Equal Protection for Other Groups

Many Hispanics and Latinos were deprived of their right to vote and forced to attend segregated schools. Asian Americans were also segregated and sometimes banned from immigrating to the United States. The achievements of the African American civil rights movement, such as the Civil Rights Act of 1964, benefited these groups, however, and Latinos and Asians also brought lawsuits on their own behalf. Many, like the Chicano youth of the Southwest, also engaged in direct action. This brought important gains, especially in education. Recent concerns over illegal immigration have resulted in renewed attempts to discriminate against Latinos, however.

For a long time, fear of discovery kept many LGBT people closeted and thus hindered their efforts to form a united response to discrimination. Since World War II, however, the LGBT community has achieved the right to same-sex marriage and protection from discrimination in other areas of life as well. The Americans with Disabilities Act, enacted in 1990, has recognized the equal rights of people with disabilities to employment, transportation, and access to public education. People with disabilities still face much discrimination, however, and LGBT people are frequently victims of hate crimes.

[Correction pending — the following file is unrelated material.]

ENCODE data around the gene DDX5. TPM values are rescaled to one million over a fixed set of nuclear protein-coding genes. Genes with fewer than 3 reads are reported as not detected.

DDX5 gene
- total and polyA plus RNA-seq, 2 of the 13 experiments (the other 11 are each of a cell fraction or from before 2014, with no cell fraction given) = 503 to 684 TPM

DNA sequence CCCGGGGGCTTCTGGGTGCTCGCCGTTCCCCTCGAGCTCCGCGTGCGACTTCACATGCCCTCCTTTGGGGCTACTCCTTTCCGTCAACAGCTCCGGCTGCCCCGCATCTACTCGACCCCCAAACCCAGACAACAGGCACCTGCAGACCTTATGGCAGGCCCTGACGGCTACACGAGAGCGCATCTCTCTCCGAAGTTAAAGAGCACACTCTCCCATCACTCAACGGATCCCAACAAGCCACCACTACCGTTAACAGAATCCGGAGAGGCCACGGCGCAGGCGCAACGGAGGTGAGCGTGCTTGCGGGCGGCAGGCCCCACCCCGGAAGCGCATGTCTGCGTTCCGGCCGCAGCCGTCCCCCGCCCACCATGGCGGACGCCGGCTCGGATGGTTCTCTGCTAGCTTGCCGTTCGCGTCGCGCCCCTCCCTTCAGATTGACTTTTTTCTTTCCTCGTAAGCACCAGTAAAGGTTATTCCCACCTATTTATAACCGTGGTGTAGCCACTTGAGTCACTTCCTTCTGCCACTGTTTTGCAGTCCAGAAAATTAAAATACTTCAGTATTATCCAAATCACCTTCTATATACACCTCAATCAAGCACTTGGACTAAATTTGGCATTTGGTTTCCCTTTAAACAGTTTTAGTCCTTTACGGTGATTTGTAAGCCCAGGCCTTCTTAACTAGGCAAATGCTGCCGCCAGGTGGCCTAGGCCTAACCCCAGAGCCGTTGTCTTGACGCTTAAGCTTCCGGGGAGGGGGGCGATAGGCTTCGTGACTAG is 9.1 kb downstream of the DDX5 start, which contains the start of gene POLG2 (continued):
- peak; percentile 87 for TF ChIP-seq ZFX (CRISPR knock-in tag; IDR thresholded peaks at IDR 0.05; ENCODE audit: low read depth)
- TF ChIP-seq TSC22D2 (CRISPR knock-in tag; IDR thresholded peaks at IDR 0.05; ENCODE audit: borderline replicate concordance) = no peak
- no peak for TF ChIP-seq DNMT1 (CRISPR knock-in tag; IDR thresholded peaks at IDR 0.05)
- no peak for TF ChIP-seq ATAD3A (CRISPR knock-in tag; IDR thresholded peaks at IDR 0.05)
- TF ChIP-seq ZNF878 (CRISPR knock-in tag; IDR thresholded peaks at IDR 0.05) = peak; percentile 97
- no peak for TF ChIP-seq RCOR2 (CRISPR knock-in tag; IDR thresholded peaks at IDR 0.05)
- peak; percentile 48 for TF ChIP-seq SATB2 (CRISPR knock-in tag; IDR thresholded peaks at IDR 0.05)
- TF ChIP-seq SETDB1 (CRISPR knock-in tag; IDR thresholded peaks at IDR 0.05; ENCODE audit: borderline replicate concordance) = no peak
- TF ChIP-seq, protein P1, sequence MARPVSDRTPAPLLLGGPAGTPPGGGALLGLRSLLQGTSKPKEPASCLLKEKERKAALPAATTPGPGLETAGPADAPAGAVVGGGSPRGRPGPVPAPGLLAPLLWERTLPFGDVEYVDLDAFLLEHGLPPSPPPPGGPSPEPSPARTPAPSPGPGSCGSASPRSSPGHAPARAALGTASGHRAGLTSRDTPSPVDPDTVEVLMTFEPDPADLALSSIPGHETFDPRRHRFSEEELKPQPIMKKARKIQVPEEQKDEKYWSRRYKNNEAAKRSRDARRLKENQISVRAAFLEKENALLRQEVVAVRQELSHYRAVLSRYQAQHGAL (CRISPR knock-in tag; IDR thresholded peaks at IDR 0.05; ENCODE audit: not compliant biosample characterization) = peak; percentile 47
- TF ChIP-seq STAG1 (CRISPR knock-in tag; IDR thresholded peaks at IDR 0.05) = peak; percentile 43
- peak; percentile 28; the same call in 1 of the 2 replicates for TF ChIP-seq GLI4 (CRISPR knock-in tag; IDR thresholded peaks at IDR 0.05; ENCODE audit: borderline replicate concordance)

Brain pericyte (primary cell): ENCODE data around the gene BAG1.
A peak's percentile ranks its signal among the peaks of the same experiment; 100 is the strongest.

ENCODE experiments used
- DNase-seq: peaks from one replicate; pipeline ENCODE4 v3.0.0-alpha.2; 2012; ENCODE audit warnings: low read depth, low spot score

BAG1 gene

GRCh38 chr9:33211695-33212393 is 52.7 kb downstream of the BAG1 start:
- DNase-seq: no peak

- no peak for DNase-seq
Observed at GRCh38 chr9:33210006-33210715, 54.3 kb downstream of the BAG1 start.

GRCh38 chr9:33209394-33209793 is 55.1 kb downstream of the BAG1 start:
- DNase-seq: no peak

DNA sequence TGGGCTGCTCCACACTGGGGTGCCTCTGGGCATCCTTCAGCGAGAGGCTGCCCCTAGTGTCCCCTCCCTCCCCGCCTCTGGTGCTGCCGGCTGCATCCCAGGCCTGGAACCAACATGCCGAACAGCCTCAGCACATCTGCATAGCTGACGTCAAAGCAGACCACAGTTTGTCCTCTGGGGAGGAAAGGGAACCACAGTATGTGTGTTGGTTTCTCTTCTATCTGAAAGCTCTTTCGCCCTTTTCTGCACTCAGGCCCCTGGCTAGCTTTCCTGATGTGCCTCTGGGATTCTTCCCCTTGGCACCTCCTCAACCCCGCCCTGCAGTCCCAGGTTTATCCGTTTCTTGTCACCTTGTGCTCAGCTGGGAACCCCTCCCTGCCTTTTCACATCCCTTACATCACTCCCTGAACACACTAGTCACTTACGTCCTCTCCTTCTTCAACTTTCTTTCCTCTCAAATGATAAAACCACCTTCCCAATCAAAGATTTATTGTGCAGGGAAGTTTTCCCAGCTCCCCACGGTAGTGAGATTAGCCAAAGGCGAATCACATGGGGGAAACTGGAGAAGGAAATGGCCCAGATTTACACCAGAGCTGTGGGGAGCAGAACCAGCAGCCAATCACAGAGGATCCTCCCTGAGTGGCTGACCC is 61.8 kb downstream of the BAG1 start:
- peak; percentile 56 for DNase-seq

Some of the most serious forms of discrimination today are directed at religious minorities like Muslims, and many conservative Christians believe the recognition of LGBT rights threatens their religious freedoms.